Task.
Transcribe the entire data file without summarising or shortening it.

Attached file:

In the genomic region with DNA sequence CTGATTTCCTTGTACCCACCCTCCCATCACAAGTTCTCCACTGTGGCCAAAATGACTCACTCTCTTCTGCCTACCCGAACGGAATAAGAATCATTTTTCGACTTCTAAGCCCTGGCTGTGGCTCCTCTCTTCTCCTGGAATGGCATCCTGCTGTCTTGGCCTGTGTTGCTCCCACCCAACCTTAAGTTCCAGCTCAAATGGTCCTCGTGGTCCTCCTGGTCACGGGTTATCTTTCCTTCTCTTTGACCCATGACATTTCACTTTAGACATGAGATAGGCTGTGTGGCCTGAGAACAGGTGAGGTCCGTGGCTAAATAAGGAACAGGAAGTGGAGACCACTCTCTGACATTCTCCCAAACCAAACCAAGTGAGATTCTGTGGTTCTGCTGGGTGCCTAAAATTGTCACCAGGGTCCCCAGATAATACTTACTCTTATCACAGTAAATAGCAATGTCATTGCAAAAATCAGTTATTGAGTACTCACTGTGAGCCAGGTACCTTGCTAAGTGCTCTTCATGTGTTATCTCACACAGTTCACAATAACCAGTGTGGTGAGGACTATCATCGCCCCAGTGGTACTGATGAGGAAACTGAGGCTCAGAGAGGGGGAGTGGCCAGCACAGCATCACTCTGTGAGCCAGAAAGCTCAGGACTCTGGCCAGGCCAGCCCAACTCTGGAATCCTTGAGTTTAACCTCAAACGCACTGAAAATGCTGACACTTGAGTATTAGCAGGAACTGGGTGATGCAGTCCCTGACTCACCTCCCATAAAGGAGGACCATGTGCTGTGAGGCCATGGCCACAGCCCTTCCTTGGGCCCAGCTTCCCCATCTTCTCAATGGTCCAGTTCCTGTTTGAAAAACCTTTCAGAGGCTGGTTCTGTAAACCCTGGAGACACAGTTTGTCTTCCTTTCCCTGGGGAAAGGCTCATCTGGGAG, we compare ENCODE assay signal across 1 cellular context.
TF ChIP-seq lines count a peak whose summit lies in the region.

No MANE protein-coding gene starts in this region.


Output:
In the genomic region with DNA sequence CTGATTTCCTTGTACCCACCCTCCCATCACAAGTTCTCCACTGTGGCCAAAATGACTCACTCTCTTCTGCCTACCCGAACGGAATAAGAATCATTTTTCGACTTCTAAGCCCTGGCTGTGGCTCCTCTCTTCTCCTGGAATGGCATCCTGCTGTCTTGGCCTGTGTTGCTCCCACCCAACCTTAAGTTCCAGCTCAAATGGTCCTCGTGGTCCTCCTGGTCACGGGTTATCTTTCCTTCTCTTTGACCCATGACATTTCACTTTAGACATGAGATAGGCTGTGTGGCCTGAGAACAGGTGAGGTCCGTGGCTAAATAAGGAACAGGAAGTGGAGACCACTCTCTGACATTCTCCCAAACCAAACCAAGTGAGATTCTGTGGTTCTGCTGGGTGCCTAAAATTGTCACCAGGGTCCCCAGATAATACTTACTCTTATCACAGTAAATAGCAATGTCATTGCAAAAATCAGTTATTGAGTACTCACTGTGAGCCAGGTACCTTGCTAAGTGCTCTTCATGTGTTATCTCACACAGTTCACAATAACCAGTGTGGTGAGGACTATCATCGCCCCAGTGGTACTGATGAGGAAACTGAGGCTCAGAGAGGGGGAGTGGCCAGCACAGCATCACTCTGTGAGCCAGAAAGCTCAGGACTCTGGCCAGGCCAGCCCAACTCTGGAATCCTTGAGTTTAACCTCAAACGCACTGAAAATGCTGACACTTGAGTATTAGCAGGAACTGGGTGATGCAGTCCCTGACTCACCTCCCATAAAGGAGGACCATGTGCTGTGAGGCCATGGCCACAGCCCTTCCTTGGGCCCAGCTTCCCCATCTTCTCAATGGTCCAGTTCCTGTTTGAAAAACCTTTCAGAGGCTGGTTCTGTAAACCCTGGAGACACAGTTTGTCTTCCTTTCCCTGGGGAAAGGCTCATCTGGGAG, we compare ENCODE assay signal across 1 cellular context.
TF ChIP-seq lines count a peak whose summit lies in the region.

No MANE protein-coding gene starts in this region.